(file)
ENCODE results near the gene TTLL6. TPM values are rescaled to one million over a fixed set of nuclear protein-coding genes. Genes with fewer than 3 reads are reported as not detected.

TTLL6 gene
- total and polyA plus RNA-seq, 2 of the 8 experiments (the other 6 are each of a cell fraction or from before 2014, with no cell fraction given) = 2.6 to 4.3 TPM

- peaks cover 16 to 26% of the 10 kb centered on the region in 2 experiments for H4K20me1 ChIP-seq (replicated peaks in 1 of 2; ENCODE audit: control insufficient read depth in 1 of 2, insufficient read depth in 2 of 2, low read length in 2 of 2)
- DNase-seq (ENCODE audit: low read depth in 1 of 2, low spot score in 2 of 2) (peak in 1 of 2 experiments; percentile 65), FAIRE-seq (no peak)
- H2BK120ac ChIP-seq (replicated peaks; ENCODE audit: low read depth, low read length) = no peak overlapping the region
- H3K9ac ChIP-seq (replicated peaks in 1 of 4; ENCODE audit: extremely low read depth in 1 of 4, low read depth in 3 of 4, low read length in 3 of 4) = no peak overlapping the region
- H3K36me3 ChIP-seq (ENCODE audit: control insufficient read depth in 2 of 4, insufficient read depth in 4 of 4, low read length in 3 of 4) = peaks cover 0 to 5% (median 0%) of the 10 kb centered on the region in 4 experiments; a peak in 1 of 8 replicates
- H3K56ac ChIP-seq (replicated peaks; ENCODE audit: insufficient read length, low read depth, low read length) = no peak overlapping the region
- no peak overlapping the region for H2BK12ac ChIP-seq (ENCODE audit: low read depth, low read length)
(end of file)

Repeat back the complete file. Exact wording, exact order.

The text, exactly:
ENCODE results near the gene TTLL6. TPM values are rescaled to one million over a fixed set of nuclear protein-coding genes. Genes with fewer than 3 reads are reported as not detected.

TTLL6 gene
- total and polyA plus RNA-seq, 2 of the 8 experiments (the other 6 are each of a cell fraction or from before 2014, with no cell fraction given) = 2.6 to 4.3 TPM

- peaks cover 16 to 26% of the 10 kb centered on the region in 2 experiments for H4K20me1 ChIP-seq (replicated peaks in 1 of 2; ENCODE audit: control insufficient read depth in 1 of 2, insufficient read depth in 2 of 2, low read length in 2 of 2)
- DNase-seq (ENCODE audit: low read depth in 1 of 2, low spot score in 2 of 2) (peak in 1 of 2 experiments; percentile 65), FAIRE-seq (no peak)
- H2BK120ac ChIP-seq (replicated peaks; ENCODE audit: low read depth, low read length) = no peak overlapping the region
- H3K9ac ChIP-seq (replicated peaks in 1 of 4; ENCODE audit: extremely low read depth in 1 of 4, low read depth in 3 of 4, low read length in 3 of 4) = no peak overlapping the region
- H3K36me3 ChIP-seq (ENCODE audit: control insufficient read depth in 2 of 4, insufficient read depth in 4 of 4, low read length in 3 of 4) = peaks cover 0 to 5% (median 0%) of the 10 kb centered on the region in 4 experiments; a peak in 1 of 8 replicates
- H3K56ac ChIP-seq (replicated peaks; ENCODE audit: insufficient read length, low read depth, low read length) = no peak overlapping the region
- no peak overlapping the region for H2BK12ac ChIP-seq (ENCODE audit: low read depth, low read length)